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What is WPI?

WPI (or whey protein isolate) is a form of whey protein that has been processed in such a fashion that many of the impurities such as carbs and fats are removed from whey. This results in a higher purity whey protein that has more protein per gram and is faster absorbed compared to a whey protein concentrate. This makes WPIs the superior form of protein for bodybuilders who want the more out of their proteins.

Where Does WPI Come From?

WPI comes from whey protein, which comes from milk. There are many production techniques that can be used to make WPI, and these have been covered in detail in our "Choosing the Best Protein Supplement" article.

WPI Benefits

Each of the benefits of whey protein also applies to whey protein isolates. Because of the high purity of WPIs (over 80%), they are often the whey protein supplement of choice for exercise nutrition scientists. Consequently, WPIs are one of the most well studied supplements available. Two good examples of the benefits of WPI have been demonstrated by Cribb et al (2006) and Hayes & Cribb (2008), who explained that WPI supplementation increases strength, lean gains, and aids in recovery.

WPI Benefits for Lactose Intolerance

People suffering from lactose intolerance experience side effects from consuming dairy products such as whey protein. However, WPIs contain very little lactose as a result of the processing involved with producing a high purity WPI product. Consequently, WPIs are a viable whey protein supplement suitable for people suffering from lactose intolerance.

WPI Negatives and Side Effects

One potential downside of WPIs is that because of the high level of processing, many beneficial nutrients are removed along with the unwanted fat and carbs. Bioactive compounds such as growth factors and glycomacropeptides may be removed depending on the particular isolation technique (Huffman & Harper 1999). However, this effect can be counteracted by some manufacturers fortifying their products to reintroduce lost nutrients. Furthermore, this additional processing result in a more expensive end product compared to whey protein concentrates.

Although WPIs are likely to be suitable for the lactose intolerant, they are still not suitable for people with milk protein allergies. Thus, WPIs should be avoided by those who suffer from milk allergies. Outside of this group, WPIs are completely safe for consumption within recommended guidelines.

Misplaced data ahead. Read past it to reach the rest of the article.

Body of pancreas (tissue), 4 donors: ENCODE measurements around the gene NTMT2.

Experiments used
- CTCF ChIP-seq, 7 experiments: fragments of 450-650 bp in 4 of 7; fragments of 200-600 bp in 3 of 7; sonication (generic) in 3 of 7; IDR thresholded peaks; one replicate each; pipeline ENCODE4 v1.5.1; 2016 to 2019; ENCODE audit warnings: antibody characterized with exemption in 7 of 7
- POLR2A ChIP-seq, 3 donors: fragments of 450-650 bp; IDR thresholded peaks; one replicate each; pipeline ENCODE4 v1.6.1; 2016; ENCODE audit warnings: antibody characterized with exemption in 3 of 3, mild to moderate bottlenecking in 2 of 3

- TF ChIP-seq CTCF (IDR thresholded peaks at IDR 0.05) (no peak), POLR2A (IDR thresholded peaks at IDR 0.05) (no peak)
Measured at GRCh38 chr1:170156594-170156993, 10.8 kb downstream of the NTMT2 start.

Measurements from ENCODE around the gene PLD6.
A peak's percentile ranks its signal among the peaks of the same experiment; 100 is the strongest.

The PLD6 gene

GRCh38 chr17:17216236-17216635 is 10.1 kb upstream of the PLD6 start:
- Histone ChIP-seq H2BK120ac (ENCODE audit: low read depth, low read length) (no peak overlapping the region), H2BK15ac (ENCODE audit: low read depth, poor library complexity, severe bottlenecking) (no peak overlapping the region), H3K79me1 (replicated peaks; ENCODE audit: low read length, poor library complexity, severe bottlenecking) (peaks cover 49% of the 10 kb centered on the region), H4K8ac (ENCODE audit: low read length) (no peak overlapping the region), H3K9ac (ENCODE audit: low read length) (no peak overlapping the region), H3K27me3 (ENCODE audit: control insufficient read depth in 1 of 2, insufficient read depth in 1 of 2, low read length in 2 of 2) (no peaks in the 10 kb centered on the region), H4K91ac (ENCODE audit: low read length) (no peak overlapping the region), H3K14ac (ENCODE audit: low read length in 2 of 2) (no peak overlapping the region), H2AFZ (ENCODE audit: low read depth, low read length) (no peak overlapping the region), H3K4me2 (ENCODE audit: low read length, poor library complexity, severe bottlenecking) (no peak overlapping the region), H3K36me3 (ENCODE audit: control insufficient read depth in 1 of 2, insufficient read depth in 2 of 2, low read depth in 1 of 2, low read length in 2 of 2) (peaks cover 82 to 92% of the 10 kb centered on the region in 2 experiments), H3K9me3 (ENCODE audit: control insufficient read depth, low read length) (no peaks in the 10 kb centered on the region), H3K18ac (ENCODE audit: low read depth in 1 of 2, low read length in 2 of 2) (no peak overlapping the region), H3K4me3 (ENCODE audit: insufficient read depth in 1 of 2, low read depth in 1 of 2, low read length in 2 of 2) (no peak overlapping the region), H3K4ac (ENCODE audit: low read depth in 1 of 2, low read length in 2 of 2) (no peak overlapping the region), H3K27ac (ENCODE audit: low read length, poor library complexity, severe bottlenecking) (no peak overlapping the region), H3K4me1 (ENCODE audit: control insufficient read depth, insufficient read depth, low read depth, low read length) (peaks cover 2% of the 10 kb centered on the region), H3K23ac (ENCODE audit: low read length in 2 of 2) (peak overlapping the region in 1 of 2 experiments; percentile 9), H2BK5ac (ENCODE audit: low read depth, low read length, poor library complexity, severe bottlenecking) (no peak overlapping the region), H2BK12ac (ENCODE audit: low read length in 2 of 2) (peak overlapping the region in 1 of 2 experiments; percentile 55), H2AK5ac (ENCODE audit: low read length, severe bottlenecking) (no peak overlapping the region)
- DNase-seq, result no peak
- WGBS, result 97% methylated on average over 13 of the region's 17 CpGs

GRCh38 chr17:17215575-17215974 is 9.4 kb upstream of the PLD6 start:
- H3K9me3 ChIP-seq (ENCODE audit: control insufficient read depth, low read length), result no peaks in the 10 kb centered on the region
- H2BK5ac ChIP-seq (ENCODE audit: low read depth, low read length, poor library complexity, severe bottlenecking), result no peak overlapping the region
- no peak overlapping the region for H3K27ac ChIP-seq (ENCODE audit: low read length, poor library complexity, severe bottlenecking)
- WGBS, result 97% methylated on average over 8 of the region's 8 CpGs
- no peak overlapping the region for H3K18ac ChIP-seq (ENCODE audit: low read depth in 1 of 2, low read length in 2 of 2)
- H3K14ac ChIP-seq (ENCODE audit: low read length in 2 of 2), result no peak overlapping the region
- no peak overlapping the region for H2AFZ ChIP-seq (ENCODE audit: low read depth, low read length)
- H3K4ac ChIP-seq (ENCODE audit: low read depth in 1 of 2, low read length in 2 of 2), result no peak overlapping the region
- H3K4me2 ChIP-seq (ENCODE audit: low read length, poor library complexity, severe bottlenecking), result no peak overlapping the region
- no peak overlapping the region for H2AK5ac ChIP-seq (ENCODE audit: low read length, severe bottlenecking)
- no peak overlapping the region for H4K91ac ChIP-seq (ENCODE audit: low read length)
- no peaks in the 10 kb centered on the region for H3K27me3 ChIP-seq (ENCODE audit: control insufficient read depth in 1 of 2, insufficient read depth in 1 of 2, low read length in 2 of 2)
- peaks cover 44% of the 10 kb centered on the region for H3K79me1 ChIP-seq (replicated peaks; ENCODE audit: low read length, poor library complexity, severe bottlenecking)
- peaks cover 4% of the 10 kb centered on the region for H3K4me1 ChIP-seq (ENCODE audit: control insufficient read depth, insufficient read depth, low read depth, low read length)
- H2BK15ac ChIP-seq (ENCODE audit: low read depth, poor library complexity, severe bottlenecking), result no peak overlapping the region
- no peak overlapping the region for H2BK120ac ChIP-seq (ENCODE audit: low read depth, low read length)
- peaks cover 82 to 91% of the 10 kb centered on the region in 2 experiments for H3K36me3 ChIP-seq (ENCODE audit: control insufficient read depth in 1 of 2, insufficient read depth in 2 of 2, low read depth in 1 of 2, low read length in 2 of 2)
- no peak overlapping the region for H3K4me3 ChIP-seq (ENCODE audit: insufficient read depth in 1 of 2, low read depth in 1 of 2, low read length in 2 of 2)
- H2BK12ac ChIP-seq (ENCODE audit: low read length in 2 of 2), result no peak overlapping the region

WPI Recommended Dose and Ingredient Timing

WPI is best taken immediately post workout at a 30 g serve. WPI can also be used throughout the day to meet your recommended protein intake per day. However, as WPI is relatively expensive, it may be best saved for use only post workout.

WPI Supplements

WPI can be found as a stand-alone protein powder. It is also a common ingredient in blended protein powders, weight gainers, and pretty much any other variety of protein powder. Pretty much any supplement that contains protein has the potential to contain WPI.

One thing to make note of when shopping for WPIs, is that although raw WPI may contain very close to 90% protein, it is unlikely for a finished product to contain this amount of protein because of flavours, sweeteners, and other additives diluting the product. Therefore, beware of manufacturers that claim their WPI products contain over 90% + protein. A more realistic genuine protein percentage would be in the 84-90% range.

Stacking WPI

WPI can be stacked in the same way as any other protein supplement. Please read our article on "How to Stack Supplements" for an in depth coverage of ways to stack protein supplements.

Cribb et al (2006), The Effect of Whey Isolate and Resistance Training on Strength, Body Composition, and Plasma Glutamine. International Journal of Sport Nutrition and Exercise Metabolism, 16: 494-509
Hayes & Cribb (2008), Effect of whey protein isolate on strength, body composition and muscle hypertrophy during resistance training. Curr Opin Clin Nutr Metab Care 11: 40-44
Huffman & Harper (1999), Maximizing the value of milk through separation technologies. Journal of Dairy Science, 82: 2238-2244

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